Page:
Solar-powered desalination has been identified to be a useful method and process which can boost water supplies and fight water scarcity.
Projections suggest the global population will reach 9.9 billion people by 2050. With half of the world’s population potentially living in water-scarce regions by 2025, finding a new water source is dire.
Over the last couple of decades, solar power has evolved from rooftop energy efficiency to other sustainable machinations, such as desalination. Desalination is the removal of salt from seawater – delivering a viable solution to water shortages in the future.
Solar energy is an ever-evolving green technology that researchers have utilised in making strides to improve desalination. The benefits of using solar power are evident and seemingly outweigh the disadvantages. Nevertheless, some challenges stand in the way. Here’s an overview of solar power as a sustainable route to desalination.
Solar Solutions for Water Shortages
Desalination plants worldwide treat seawater and wastewater to eradicate salt and contaminants, delivering drinking water to millions. Some of the largest desalination plants are located in Saudi Arabia, United Arab Emirates, and Israel. However, they tend to operate on a lot of power, prompting researchers to look for ways to improve energy efficiency.
Recently, a research team from the Massachusetts Institute of Technology (MIT) and Shanghai Jiao Tong University in China, developed a cost-effective and promising solar-powered desalination device that could provide a family with potable drinking water for as little as USD$4.
One obstacle to desalination has always been salt accumulation at the wick, which draws out the saline, and the latest system overcomes this with other simple materials. The outcome is a new solar-powered desalination technology providing over 1.5 gallons of drinking water per hour for every square metre of sunlight.
The sun’s power isn’t foreign. Green innovations have driven developments in the construction industry with residential and commercial solar panel systems aiming to mitigate climate change and decarbonise the economy. The United States has already installed over 121 gigawatts (GW) of solar capacity, enough to power 23.3 million houses.
Nevertheless, there’s untapped potential in applying solar power technologies to increase water supplies worldwide. Nonprofit organisation, GivePower, recognises that. In 2020, GivePower’s Kenya-based solar desalination plant began pumping 2,000 gallons of clean water for 35,000 people every day.
Between the MIT research team and organisations like GivePower maximising solar desalination opportunities, future water scarcity may not be as severe of an issue in some parts of the world as we once presumed. Likewise, regions faced with natural disasters will also have access to potable drinking water.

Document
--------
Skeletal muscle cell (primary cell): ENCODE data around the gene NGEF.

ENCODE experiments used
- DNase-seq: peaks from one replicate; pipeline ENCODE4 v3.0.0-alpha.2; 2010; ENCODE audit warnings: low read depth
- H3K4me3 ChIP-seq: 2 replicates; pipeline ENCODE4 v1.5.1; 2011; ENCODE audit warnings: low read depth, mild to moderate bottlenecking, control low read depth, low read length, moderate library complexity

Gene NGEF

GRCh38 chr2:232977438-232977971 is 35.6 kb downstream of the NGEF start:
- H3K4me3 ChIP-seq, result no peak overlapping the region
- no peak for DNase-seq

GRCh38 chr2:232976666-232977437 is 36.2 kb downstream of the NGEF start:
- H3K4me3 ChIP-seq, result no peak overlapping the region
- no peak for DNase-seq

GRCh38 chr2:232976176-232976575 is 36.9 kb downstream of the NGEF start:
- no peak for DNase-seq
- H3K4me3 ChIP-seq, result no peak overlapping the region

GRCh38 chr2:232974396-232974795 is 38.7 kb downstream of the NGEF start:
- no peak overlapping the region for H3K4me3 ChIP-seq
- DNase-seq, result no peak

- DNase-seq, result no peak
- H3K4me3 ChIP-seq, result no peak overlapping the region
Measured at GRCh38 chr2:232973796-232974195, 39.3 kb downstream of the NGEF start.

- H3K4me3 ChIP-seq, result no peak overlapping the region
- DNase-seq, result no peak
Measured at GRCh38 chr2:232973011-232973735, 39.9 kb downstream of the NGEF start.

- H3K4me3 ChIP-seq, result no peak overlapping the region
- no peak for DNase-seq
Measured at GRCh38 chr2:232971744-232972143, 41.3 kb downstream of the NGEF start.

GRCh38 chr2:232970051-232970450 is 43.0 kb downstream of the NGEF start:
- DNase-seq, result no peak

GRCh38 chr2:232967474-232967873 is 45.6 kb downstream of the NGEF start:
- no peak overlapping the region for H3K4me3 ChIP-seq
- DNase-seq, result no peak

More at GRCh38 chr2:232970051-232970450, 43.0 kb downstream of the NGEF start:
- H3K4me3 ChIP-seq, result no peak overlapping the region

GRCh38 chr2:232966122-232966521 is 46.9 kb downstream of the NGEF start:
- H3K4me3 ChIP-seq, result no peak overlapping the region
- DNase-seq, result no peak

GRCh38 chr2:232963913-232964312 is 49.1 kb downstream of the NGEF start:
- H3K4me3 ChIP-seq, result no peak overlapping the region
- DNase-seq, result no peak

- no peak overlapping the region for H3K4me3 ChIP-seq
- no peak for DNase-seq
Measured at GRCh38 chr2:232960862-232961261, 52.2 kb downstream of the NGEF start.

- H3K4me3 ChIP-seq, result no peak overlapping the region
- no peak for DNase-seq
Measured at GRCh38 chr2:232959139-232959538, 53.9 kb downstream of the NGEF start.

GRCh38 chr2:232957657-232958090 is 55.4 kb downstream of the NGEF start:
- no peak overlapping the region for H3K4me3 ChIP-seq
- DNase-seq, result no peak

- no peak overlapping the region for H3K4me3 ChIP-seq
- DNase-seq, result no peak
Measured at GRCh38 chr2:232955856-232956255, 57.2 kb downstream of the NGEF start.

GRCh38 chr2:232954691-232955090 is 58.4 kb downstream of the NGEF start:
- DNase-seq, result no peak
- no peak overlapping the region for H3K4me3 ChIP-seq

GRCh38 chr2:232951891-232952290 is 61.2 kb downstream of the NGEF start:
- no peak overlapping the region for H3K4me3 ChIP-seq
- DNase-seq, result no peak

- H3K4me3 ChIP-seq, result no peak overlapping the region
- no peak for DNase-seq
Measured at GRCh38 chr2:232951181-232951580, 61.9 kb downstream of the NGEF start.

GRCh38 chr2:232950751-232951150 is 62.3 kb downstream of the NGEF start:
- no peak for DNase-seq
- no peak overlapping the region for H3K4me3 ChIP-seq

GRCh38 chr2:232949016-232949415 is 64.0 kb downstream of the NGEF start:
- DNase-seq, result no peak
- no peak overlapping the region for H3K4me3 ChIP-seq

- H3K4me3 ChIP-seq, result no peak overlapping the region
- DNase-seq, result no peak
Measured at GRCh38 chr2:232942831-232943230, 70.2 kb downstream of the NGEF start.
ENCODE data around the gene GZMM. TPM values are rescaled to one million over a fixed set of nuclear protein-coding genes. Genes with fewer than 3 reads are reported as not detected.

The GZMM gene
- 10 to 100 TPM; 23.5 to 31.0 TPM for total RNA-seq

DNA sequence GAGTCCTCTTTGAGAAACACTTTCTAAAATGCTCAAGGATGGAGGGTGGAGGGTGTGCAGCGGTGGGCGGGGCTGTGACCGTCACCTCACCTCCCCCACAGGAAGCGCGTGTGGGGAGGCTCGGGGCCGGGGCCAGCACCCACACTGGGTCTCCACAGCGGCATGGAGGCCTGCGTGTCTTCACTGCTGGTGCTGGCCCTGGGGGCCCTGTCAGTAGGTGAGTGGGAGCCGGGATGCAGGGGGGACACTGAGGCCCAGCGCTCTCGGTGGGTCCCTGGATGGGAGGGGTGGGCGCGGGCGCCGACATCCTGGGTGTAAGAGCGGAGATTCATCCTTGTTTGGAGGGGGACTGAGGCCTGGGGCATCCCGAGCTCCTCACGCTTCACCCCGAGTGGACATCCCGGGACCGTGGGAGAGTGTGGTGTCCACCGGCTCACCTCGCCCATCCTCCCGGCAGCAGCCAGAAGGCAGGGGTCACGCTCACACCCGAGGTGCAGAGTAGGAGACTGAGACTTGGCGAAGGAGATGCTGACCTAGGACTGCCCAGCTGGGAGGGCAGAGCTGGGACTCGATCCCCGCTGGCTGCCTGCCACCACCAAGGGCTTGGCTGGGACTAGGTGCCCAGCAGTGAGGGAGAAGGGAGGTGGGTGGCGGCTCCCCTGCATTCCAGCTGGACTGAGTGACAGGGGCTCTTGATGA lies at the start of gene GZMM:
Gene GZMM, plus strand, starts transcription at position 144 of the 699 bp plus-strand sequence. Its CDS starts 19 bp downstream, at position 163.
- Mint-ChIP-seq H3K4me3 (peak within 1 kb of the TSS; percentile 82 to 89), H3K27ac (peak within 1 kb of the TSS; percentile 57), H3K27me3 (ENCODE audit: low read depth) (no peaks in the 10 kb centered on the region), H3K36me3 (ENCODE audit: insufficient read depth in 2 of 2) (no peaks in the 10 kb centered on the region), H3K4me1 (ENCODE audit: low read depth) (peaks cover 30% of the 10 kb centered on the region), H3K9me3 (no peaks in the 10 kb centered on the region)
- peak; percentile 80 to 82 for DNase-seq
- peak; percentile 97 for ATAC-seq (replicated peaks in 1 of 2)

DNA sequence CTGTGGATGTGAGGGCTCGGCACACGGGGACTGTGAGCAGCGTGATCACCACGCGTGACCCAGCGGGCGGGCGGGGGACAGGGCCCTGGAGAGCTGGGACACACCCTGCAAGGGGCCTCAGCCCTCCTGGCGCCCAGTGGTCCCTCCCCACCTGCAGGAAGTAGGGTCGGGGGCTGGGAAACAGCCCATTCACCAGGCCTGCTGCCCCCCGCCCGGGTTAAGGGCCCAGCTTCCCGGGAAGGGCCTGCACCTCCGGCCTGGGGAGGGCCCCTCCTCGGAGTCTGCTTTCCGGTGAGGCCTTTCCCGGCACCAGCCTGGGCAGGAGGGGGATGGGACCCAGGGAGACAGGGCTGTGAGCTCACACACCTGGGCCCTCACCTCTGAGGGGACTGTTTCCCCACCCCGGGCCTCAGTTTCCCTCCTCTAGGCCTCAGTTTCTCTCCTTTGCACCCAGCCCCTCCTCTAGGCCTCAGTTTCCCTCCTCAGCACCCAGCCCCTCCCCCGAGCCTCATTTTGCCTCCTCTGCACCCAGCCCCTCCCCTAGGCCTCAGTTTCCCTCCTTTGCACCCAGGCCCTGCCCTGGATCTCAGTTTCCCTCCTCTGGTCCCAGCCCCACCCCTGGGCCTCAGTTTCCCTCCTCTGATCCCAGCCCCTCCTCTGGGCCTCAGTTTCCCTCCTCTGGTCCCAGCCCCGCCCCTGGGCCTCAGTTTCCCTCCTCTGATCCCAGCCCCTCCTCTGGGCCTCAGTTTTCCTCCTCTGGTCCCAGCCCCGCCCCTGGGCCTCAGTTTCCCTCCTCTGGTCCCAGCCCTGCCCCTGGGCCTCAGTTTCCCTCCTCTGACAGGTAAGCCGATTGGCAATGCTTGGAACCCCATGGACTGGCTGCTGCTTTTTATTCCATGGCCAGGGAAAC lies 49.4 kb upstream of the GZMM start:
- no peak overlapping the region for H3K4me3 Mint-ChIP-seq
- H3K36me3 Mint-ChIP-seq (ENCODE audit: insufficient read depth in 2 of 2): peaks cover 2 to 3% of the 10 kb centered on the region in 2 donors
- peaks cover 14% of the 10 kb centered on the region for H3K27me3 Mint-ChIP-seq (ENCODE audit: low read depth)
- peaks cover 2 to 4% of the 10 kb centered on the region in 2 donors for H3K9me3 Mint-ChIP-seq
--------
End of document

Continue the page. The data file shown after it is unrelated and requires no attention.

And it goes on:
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Treading Water: Challenges Facing Solar-Powered Desalination
Although solar-powered desalination already demonstrates its worth as a sustainable method of generating clean water, it still has its challenges.
Salt fouling – a polluted obstruction – is problematic for most desalination operations. While MIT and Shanghai Jiao Tong University’s device has found a way around using a wick, accumulated salt and impurities in traditional desalination systems necessitate regular cleaning, repairs, and replacements.
Studies have also highlighted several logistical concerns surrounding solar desalination projects, including:
- The spatial distribution, or geographical distance, that affects seawater and solar energy desalination outputs
- Lack of tools for measuring if solar desalination plants make economic sense
- Community authorisation and compliance
- How well solar desalination plants can connect to the regional grid
- Determining if solar desalination combines well with other renewable energy sources
It’s important to remember that it takes a lot of energy to desalinate water, and there’s still uncertainty surrounding access to direct sunlight in some areas. For example, weather changes can make storing solar energy for large-scale desalination plants difficult.
Location matters, as well. Whereas one region may receive considerable solar radiation, others may not. For example, places with rainy, cloudy, and wintry climates may not produce as much year-round solar energy as sunnier, desert-like areas – think of Northeastern states versus Southwestern states in the US. As such, those affected regions may not benefit from solar-powered desalination projects.
Additionally, panels don’t generate electricity at night, despite the need for a consistent power source if widespread desalination projects were to operate exclusively on solar energy. Even though solar panels can typically store enough energy during the day to keep the power on for part of the night, they may not contain enough energy for long durations.
There is a lot to learn from the technology that currently exists and improvements are necessary for solar energy to impact future desalination efforts significantly. Efficiency, intensity, and reliability are the cornerstones of a viable solar power source, particularly as a sufficient route to desalinating seawater and wastewater.
The Future of Solar-Powered Desalination Is Now
Using solar power to desalinate water is not a new phenomenon. Solar-powered plants and projects are ongoing worldwide. However, more needs to be done to ensure this is a sustainable approach to stopping water scarcity in its tracks. Future generations depend on it.
Featured image by: Filtration Separation